A thermostat inside the air cleaner controls vacuum to a valve in the air cleaner inlet. When the engine is cold, the thermostat passes vacuum to the control valve, which closes a flap to outside air allowing heated air to be drawn into the air cleaner. As the engine warms up, the thermostat begins to bleed air, allowing the control door to open to outside air. Thus the thermostat and airflow control door are able to maintain a more consistent incoming air temperature.

One part that’s often needed here is the flexible tubing that connects the air cleaner to the exhaust stove. If damaged or missing, the engine may hesitate and stumble when cold.

Another early fuel evaporation aid on older V6 and V8 engines is a "heat riser valve." The valve is located on one exhaust manifold. When the engine is cold, the valve closes to blocks the flow of exhaust so it will be forced back through a crossover passage in the intake manifold directly under the carburetor. The hot exhaust heats the manifold to speed fuel vaporization and engine warm-up. Once the engine warms up, the heat riser valve opens. The heat riser valve needs to be replaced if it is sticking or inoperative.

On some engines, an electrically-heated "EFE grid" is used under the carburetor or throttle body to aid fuel vaporization when the engine is cold. A timer turns the grid off after a fixed period of time. If the grid fails to heat (bad relay, electrical connection, etc.), the engine may hesitate and stumble when cold.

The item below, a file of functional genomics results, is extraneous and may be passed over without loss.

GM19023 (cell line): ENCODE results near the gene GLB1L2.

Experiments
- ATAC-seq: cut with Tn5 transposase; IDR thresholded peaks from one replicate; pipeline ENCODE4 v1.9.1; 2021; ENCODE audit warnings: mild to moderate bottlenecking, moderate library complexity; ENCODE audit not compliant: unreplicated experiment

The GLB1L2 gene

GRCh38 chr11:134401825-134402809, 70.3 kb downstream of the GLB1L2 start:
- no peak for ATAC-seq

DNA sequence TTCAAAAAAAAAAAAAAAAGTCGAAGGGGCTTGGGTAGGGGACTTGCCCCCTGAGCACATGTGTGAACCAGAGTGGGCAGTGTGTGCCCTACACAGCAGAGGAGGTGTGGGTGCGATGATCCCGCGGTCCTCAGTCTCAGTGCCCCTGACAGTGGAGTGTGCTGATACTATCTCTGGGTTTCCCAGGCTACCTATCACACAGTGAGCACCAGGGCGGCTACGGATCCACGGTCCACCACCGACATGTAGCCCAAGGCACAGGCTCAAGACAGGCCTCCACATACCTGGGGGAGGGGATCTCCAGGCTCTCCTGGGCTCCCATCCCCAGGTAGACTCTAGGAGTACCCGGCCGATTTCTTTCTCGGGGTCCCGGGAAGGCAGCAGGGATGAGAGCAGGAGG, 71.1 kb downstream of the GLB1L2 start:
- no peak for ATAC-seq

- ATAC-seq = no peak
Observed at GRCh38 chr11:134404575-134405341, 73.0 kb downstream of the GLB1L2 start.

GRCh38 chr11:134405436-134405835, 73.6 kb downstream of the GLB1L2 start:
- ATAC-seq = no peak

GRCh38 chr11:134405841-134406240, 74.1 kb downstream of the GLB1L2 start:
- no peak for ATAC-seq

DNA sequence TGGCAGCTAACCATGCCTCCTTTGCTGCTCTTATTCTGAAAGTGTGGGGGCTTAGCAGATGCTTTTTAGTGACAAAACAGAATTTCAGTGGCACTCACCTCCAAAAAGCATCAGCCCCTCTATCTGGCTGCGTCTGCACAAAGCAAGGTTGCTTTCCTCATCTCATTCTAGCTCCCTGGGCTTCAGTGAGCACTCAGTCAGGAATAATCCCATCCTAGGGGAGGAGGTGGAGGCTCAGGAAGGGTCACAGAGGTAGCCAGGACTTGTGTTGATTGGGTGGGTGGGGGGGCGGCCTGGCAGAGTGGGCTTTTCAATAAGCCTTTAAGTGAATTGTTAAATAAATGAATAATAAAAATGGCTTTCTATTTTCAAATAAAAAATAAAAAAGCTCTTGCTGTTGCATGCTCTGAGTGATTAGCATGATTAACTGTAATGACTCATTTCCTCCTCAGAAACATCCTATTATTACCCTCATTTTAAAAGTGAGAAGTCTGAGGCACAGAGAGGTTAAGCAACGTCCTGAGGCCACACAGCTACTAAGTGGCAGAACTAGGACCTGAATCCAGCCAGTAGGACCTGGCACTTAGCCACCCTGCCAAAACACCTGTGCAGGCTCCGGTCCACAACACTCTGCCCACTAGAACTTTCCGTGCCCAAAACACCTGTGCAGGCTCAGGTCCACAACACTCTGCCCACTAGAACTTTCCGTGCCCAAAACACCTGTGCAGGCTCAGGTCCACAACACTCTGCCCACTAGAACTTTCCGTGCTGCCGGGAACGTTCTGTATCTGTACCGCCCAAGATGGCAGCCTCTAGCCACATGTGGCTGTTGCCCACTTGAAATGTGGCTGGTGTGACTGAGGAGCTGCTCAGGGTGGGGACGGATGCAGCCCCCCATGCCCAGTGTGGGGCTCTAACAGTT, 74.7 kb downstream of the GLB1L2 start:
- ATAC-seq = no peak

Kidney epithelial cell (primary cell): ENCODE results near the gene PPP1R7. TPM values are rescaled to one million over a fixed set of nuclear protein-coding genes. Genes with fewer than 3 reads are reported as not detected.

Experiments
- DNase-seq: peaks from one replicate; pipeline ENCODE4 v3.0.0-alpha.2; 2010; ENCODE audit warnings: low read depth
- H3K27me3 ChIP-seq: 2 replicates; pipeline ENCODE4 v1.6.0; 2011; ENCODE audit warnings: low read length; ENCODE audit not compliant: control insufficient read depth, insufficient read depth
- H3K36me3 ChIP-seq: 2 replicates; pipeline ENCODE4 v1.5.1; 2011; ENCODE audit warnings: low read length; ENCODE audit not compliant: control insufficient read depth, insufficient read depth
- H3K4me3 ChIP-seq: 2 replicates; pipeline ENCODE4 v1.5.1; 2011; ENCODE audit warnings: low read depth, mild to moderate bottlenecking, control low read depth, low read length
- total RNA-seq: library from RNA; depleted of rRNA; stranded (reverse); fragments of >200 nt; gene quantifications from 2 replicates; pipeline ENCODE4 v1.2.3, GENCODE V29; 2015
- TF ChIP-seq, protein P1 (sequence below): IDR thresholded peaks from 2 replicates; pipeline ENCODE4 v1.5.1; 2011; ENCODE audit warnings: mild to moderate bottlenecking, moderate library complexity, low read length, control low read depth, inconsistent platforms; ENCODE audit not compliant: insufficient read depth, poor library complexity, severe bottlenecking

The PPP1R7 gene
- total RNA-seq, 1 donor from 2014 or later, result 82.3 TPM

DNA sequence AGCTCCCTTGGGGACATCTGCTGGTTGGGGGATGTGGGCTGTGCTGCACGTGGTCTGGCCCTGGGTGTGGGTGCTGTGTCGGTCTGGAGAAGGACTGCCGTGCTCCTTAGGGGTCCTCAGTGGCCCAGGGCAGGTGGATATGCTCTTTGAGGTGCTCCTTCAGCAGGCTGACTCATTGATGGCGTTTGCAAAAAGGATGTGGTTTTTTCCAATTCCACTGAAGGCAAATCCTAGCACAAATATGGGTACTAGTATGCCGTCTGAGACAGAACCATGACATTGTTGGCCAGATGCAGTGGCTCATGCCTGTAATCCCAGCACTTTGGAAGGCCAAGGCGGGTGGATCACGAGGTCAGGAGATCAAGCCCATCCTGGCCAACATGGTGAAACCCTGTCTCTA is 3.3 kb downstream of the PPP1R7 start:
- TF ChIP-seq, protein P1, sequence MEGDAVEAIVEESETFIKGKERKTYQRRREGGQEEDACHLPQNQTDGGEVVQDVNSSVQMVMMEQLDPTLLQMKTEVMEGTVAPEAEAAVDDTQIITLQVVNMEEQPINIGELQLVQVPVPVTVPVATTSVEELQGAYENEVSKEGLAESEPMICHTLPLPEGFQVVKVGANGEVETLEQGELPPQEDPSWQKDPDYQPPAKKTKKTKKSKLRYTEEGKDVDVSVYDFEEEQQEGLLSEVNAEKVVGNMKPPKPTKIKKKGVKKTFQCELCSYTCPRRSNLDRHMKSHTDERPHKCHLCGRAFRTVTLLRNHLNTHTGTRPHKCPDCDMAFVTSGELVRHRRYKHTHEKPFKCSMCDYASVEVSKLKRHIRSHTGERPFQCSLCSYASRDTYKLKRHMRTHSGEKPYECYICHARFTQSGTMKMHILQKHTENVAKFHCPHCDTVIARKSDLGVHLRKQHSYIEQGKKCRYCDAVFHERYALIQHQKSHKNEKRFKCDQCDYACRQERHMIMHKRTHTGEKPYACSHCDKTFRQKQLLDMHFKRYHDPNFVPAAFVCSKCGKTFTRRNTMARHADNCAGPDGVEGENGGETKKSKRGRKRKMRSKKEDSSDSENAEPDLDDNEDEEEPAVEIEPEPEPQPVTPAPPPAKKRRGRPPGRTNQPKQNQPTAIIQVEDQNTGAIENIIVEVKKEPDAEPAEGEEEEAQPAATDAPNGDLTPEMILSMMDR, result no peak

Evaporative emissions from the fuel system (fuel vapors) are trapped and store in a charcoal canister. Later, a purge valve opens allowing the vapors to be sucked into the engine and reburned. The EVAP system usually requires no maintenance. The fuel filler cap is also part of the EVAP system, and is designed to keep fuel vapors from escaping into the atmosphere. A leaky or missing fuel filler cap may cause a vehicle to fail an emissions test.


Starting as early as 1994, some U.S. vehicles were equipped with a new government mandated onboard diagnostic (OBD II) system. By model year, 1996, OBD II was required on all new cars and light trucks.

OBD II is designed to detect emission problems. When a problem is detected, the Check Engine light comes on and a diagnostic trouble code is stored in the vehicle’s powertrain computer. Later, the code can be read using a scan tool to determine the nature of the problem.

With OBD II, the Check Engine light will come on anytime emissions exceed federal limits by 50% on two consecutive trips, or there’s a failure of a major emissions control system. With earlier engine control systems, the only way to uncover most emission problems is to give the vehicle an emissions test—which is not required in many rural areas. But OBD II is on every 1996 and newer car and light truck regardless of where it is registered in the U.S. And unlike an emissions test which may only be given once every year or two, OBD II is monitoring emissions performance every time the vehicle is driven.